AS A boy, Antoine Skalecki had a pony or a horse as a constant companion. Together they trudged through dimly lit tunnels, transporting loads of coal in a mine 1,600 feet (500 m) below ground. Antoine’s father was injured in a mine collapse, leaving the family no choice but to send Antoine to toil in the mines nine hours a day. On one occasion, Antoine almost lost his life in a cave-in.
Antoine was one of many children born in France to Polish parents in the 1920’s and 1930’s. Why did Polish immigrants come to France? When Poland’s independence was restored following World War I, overpopulation became a serious problem. France, on the other hand, had lost more than a million men in the war and was in desperate need of coal miners. Therefore, the French and Polish governments signed an immigration agreement in September 1919. By 1931 the Polish population in France had reached 507,800, with many Polish people settling in the mining regions in the north.
The hardworking Polish immigrants brought along their distinct culture, including deep religious sentiment. “My grandfather Joseph spoke of the Holy Scriptures with a reverence that had been implanted by his own father,” recalls Antoine, now 90. On Sundays, Polish mining families donned their best clothes for church, just as they had done back home, much to the disdain of certain secular-minded French locals.
It was in Nord-Pas-de-Calais that many Polish residents first came in contact with the Bible Students, who had been preaching zealously in the region since 1904. By 1915, The Watch Tower began to be printed in Polish each month, and The Golden Age (now Awake!) became available in that language in 1925. Many families were receptive to the Scriptural contents of these magazines, as well as to the book The Harp of God in Polish.
Antoine’s family learned of the Bible Students through his uncle, who attended his first meeting in 1924. That same year, in Bruay-en-Artois, the Bible Students held their first assembly in the Polish language. Less than a month later in the same town, a representative of world headquarters, Joseph F. Rutherford, held a public meeting, where 2,000 gathered. Moved by the large, mostly Polish attendance, Brother Rutherford told them: “Jehovah brought you to France to learn the truth. Now you and your children must help the French! A great preaching work is still to be done, and Jehovah will raise up publishers for that work.”
And Jehovah God did just that! These Polish Christians were as wholehearted about preaching as they were hardworking in the mines! Indeed, some of them returned to their native Poland to share the precious truths they had learned. Teofil Piaskowski, Szczepan Kosiak, and Jan Zabuda were among those who left France to spread the good news throughout large areas of Poland.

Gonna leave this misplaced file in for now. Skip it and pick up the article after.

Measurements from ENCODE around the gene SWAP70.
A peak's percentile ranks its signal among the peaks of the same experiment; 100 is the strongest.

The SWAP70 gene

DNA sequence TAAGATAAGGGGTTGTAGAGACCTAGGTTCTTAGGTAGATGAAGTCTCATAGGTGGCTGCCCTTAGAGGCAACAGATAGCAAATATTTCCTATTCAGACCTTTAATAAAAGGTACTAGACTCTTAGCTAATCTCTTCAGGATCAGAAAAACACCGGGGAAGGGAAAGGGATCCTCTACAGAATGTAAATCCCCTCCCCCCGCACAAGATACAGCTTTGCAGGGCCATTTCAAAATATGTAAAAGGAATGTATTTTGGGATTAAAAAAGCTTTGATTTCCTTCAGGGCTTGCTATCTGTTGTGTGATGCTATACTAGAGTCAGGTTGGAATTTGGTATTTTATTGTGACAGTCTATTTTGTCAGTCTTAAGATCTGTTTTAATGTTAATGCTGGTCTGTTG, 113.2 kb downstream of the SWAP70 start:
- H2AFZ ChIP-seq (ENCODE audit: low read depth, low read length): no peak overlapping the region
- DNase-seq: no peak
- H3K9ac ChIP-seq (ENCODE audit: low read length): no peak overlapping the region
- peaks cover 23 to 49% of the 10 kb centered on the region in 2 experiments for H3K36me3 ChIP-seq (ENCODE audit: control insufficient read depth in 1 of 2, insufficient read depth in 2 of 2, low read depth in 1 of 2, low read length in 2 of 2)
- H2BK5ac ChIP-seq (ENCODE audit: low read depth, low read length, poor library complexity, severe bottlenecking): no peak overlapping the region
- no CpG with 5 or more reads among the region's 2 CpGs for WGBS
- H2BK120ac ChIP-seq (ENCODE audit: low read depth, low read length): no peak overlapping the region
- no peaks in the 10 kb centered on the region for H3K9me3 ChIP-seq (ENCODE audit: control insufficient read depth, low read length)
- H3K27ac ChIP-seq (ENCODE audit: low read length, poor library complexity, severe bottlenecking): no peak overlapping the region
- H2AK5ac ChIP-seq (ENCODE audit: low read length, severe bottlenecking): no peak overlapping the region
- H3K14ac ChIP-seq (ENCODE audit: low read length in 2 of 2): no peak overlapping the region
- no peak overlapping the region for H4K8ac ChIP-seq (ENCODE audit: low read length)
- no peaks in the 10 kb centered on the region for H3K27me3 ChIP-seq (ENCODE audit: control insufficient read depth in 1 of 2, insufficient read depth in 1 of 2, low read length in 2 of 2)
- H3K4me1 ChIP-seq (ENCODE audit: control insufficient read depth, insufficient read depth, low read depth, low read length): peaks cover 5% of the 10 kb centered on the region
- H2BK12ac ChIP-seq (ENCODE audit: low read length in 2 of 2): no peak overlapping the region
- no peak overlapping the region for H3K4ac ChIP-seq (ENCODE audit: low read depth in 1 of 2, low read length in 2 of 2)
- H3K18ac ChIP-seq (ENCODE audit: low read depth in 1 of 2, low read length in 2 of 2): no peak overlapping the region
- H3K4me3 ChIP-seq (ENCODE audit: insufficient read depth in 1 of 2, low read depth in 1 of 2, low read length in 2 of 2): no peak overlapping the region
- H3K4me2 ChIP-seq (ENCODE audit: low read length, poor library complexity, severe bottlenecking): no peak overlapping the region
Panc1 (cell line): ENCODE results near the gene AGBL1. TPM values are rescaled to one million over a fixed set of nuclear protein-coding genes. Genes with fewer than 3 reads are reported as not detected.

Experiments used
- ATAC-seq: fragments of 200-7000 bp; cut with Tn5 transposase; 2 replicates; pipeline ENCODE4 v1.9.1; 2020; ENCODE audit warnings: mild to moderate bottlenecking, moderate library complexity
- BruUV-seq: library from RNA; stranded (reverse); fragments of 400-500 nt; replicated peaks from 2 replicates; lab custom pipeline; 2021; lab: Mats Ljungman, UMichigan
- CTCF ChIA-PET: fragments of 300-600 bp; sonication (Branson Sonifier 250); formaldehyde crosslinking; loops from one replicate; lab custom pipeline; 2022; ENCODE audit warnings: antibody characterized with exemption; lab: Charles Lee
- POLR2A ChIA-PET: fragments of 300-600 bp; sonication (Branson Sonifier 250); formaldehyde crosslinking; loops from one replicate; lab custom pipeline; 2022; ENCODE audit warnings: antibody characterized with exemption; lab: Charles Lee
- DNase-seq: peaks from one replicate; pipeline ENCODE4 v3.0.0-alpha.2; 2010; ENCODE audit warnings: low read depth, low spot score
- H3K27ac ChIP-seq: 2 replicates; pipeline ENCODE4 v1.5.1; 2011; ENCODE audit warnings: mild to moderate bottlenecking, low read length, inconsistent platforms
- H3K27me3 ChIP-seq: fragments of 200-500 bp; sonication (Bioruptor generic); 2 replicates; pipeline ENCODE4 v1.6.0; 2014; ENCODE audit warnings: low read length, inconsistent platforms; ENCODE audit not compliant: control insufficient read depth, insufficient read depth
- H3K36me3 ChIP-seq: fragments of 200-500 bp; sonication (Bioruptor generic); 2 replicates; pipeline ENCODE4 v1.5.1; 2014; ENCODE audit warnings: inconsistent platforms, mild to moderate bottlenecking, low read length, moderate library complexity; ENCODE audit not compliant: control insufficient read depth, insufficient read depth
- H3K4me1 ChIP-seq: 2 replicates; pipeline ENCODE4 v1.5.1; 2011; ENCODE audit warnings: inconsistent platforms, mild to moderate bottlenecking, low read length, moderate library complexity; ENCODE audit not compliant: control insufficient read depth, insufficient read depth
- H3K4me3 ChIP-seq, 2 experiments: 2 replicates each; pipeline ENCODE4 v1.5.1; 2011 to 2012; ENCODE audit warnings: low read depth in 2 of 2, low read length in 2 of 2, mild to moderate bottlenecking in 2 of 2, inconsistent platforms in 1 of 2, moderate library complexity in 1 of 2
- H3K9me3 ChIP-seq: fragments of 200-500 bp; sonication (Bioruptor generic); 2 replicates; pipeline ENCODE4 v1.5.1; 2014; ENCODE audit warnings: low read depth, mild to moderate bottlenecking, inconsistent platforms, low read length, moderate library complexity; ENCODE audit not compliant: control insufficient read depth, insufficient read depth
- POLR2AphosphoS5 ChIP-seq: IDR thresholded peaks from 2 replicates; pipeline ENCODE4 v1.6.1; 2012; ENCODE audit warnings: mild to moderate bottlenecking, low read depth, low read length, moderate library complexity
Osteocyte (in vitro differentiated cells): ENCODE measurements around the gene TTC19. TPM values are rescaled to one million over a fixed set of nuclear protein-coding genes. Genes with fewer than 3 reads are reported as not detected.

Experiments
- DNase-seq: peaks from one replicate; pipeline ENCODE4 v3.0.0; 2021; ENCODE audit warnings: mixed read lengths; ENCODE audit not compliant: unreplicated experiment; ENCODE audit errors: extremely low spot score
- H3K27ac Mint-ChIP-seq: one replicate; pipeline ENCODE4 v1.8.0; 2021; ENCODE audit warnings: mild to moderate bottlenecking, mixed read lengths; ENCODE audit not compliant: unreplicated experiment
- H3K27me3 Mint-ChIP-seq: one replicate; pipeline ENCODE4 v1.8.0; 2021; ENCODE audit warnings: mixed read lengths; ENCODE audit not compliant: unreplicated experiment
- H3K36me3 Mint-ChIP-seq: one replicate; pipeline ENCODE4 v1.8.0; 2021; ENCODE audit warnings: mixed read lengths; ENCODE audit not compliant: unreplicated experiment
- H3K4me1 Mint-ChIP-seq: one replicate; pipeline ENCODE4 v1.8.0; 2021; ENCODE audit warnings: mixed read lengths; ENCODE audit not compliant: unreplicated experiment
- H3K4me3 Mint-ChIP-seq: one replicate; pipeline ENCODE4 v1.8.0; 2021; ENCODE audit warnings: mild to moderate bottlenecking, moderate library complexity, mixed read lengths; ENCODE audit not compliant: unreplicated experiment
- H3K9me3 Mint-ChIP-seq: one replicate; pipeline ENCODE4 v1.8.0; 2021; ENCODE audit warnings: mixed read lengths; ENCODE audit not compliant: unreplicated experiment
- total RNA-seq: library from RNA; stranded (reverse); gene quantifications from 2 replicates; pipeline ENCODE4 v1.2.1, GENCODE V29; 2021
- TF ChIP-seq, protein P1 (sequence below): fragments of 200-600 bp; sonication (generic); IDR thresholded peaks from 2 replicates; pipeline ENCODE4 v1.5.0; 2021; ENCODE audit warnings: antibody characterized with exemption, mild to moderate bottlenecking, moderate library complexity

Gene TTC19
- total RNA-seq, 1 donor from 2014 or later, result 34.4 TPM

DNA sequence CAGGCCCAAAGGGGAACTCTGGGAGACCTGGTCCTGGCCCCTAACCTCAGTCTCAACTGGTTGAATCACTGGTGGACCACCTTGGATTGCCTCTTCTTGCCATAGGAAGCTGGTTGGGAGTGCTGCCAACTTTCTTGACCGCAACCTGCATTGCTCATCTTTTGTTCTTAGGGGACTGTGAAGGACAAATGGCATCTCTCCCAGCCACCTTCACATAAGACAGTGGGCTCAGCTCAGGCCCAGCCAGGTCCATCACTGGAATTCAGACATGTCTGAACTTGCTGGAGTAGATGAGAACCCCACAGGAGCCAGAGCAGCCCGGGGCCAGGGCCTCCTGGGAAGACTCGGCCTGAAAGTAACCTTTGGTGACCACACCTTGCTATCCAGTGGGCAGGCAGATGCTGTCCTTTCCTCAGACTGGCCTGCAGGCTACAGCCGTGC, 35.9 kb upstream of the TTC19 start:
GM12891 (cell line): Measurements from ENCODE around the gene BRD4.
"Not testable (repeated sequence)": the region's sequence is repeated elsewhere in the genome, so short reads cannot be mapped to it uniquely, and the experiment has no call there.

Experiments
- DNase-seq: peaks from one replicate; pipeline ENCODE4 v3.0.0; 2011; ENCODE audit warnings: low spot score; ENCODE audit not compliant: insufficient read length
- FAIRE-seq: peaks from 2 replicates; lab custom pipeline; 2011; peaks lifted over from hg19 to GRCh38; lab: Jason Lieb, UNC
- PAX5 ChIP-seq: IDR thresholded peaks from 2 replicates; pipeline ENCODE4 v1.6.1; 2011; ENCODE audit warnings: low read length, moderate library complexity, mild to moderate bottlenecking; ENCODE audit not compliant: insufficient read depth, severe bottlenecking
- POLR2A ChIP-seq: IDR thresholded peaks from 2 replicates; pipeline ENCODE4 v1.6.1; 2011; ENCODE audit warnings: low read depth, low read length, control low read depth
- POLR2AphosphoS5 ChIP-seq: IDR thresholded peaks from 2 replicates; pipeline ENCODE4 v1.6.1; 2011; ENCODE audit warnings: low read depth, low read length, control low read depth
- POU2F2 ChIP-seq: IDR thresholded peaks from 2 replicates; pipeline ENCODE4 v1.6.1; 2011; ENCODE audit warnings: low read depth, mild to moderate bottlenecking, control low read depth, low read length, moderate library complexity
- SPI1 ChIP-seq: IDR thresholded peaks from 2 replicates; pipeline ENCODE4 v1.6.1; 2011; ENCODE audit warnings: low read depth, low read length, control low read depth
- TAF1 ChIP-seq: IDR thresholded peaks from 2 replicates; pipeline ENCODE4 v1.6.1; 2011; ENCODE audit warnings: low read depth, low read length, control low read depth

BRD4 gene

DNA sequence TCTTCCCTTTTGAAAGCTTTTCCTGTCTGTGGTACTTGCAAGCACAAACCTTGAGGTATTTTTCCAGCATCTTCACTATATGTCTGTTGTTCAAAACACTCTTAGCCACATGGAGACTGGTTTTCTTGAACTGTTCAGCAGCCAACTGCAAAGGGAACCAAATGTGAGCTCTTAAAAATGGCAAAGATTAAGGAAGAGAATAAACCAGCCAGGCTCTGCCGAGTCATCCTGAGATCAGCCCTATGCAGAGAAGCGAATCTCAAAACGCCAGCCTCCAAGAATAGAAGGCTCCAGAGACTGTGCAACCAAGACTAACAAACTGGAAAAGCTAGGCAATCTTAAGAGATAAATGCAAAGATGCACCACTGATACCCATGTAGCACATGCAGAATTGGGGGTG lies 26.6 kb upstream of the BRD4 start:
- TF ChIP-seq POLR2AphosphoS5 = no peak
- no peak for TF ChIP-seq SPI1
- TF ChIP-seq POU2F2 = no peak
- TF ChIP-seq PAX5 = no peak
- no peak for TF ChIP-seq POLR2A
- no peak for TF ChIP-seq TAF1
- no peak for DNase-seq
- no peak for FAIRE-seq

But many Polish-speaking evangelizers remained in France and continued to preach zealously alongside their French brothers and sisters. At the 1926 general assembly in Sin-le-Noble, 1,000 attended the Polish session, along with 300 at the French. The 1929 Yearbook reported: “During the year 332 Polish brethren have symbolized their consecration [dedication] by baptism.” Before World War II broke out, 32 of the 84 congregations in France were Polish-speaking.
In 1947 many Witnesses of Jehovah accepted an invitation by the Polish government to return to Poland. Even after their departure, however, the fruitage of their efforts and those of their French fellow believers could be seen in the 10 percent increase in Kingdom publishers that year. This was followed by increases of 20, 23, and even 40 percent in the years from 1948 to 1950! To help train these new publishers, the France branch appointed the first circuit overseers in 1948. Of the five selected, four were Polish, and Antoine Skalecki was one of them.
Many of Jehovah’s Witnesses in France still have the Polish surnames of their forebears, who worked hard both in the mines and in the field ministry. Today, too, multitudes of immigrants are learning the truth in France. Whether evangelizers from other countries return to their native lands or settle in their new home, they are zealously following the course of Kingdom proclaimers such as their Polish predecessors.—From our archives in France.